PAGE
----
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Most people agree federal lands belong to all, not to states

Backpackers found an idyllic scene from their first-night campsite on Peanut Lake (also known as Sliver Lake) in the Absaroka-Beartooth Wilderness of Montana on Sept. 16, 2013.
 (Rich Landers)
Backpackers found an idyllic scene from their first-night campsite on Peanut Lake (also known as Sliver Lake) in the Absaroka-Beartooth Wilderness of Montana on Sept. 16, 2013. (Rich Landers)

PUBLIC LANDS -- As several Western states -- including Washington -- continue to debate legislation that seeks to take over federal lands within their borders, the majority of people seem to have a clearer understanding of who owns what.

A nonpartisan survey of Rocky Mountain state voters found 68 percent consider federal public lands as “American places” rather than places that belong to the people of individual states, the Missoulian reports.

“It was striking to see they grasp these are American places by a 2-to-1 margin,” Republican pollster Lori Weigel said of the 2015 Western States Survey released on Tuesday. "And there was significant intensity behind that. A greater proportion of people felt strongly about that.”

In Montana, 58 percent of respondents thought federal lands belonged to everyone in the nation, with 49 percent saying they felt strongly that way.

Those who thought of public lands as state places belonging to the people of Montana totaled 35 percent, with 27 percent considering that a strongly held opinion.

However, Montana was not as strongly in favor of federal ownership as some other states. Coloradans supported the “American place” idea by 72 percent, and Arizona backed it with 71 percent.

Only Wyoming was below Montana, with 54 percent supporting federal ownership and 37 percent favoring state ownership. The remainders (about 9 percent in each state) either believed in shared ownership or didn’t have an opinion.

The telephone study reached 2,400 voters in Montana, Wyoming, Utah, Colorado, Arizona and New Mexico. Each state had 400 registered voters participate, divided equally among Republicans, Democrats and Independents. The margin of error was 2.9 percent up or down for the whole survey and 4.9 percent for individual states.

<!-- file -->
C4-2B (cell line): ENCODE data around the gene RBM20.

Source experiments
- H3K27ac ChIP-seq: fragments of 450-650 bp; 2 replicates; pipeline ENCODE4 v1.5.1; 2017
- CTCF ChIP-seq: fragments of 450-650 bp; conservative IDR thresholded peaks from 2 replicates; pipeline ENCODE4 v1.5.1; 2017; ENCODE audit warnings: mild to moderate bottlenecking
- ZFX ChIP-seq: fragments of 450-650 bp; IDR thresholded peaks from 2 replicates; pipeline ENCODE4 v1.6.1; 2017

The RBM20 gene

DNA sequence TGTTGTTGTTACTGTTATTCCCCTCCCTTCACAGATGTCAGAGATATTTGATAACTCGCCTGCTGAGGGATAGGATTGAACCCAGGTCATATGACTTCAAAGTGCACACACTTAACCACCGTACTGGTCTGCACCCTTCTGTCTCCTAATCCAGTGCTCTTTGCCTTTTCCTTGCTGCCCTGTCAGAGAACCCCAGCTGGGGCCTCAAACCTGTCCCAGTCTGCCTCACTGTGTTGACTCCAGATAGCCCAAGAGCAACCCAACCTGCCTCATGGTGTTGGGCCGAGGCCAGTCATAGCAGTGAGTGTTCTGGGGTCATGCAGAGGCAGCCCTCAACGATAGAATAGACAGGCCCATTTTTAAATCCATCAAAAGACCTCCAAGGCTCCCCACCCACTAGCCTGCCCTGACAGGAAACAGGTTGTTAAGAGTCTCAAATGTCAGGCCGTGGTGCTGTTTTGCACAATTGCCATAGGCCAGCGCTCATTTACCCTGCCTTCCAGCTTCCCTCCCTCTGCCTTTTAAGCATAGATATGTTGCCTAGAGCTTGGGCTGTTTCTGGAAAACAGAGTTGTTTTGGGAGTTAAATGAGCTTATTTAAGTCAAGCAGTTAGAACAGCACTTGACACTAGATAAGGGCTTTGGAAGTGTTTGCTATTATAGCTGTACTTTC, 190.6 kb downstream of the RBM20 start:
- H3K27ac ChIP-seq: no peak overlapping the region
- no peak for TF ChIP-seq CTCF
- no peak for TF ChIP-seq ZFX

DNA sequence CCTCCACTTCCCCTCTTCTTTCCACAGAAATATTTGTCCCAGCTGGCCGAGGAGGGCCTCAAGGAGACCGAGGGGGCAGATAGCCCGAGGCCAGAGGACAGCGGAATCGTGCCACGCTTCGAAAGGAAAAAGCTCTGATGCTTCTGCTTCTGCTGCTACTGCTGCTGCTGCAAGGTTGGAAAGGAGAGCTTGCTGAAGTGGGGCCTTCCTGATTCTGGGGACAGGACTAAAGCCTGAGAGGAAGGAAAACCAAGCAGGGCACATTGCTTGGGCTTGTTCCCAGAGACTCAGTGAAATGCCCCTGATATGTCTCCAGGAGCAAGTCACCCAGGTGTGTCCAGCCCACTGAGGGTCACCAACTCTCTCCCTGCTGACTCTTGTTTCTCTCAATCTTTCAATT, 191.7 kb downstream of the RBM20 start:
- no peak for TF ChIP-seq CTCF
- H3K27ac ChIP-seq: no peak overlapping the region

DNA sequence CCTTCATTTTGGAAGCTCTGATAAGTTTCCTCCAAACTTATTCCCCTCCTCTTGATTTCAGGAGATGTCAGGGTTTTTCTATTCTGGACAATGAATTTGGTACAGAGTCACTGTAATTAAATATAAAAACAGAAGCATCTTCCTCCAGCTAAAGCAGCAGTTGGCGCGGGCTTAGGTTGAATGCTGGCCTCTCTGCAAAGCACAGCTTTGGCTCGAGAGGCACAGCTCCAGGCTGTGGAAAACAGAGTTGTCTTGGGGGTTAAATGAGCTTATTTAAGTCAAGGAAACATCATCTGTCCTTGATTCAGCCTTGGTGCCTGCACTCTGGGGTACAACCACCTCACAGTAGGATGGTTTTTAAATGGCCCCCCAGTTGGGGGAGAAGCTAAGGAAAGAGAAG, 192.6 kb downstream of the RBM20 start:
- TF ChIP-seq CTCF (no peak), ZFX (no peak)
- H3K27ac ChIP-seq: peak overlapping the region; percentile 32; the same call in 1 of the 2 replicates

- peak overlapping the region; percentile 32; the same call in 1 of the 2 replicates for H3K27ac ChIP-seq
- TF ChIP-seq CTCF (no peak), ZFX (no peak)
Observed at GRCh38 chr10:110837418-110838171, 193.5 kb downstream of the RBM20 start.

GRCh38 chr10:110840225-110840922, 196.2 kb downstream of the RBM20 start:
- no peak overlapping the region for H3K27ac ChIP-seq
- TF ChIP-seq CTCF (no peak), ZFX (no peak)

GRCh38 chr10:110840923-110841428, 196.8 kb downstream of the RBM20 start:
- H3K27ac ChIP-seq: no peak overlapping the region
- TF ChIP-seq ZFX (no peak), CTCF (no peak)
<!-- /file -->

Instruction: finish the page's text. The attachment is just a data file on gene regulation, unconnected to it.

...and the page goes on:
Overall, the poll found mountain-state residents considered the outdoors as a top reason for their choice of where to live.

Meanwhile in Montana, several outdoor, conservation and hunting groups are organizing a gathering on Feb. 16 at the state Capitol in Helena to demand that elected officials reject any efforts that would take away their public lands and deny them of their outdoor heritage.

Montana Gov. Steve Bullock, Rocky Mountain Elk Foundation President and CEO David Allen, and former Montana Department of Natural Resources and Conservation Director Mary Sexton will address the crowd, as will business owner Adrienne Marx and Randy Newberg, host of the popular cable television show, “Fresh Tracks with Randy Newberg.”

The event is being organized by Montana Wilderness Association and Montana Wildlife Federation.

This coalition plans to present a petition to Gov. Bullock rejecting any efforts to seize American lands. So far, nearly 3,000 people have signed the petition. More than a thousand signed it within 24 hours of when the petition appeared online at

Here's more info from the coalition:

This week, Sen. Jennifer Fielder introduced the first of dozens of bills she and other legislators are working on this session that are aimed at transferring American lands into state ownership, a move that would saddle Montana with the $250 million price tag of managing the lands and force the state into selling those lands off to the highest bidder.

“This rally is about letting our elected officials know that Montanans flatly reject any effort to privatize lands that belong to all Americans and provide the backbone to a $3 billion state outdoor economy, an economy that keeps small towns like mine alive,” says Addrien Marx, a business owner in Seeley Lake and member of Montana Wilderness Association’s state council.

One of Fielder’s bills, to prohibit the sale of American lands transferred to the state, has already drawn strong criticism from Montanans for its disingenuousness.

“This is just a political stunt to shield Fielder’s agenda to seize public lands,” says Dave Chadwick, executive director of Montana Wildlife Federation. “If she succeeds in her public land takeover, future lawmakers will be forced to sell off those lands to keep from bankrupting the state.”

Another of Fielder’s bills would have the state conduct an economic study of transferring public lands to the state. Utah spent $2 million of taxpayers’ money in conducting a lands transfer study. The study concluded that such a transfer would tie Utah’s economy to the volatile oil market and force the state into industrializing public lands

Rich Landers
Rich Landers joined The Spokesman-Review in 1977. He is the Outdoors editor for the Sports Department writing and photographing stories about hiking, hunting, fishing, boating, conservation, nature and wildlife and related topics.

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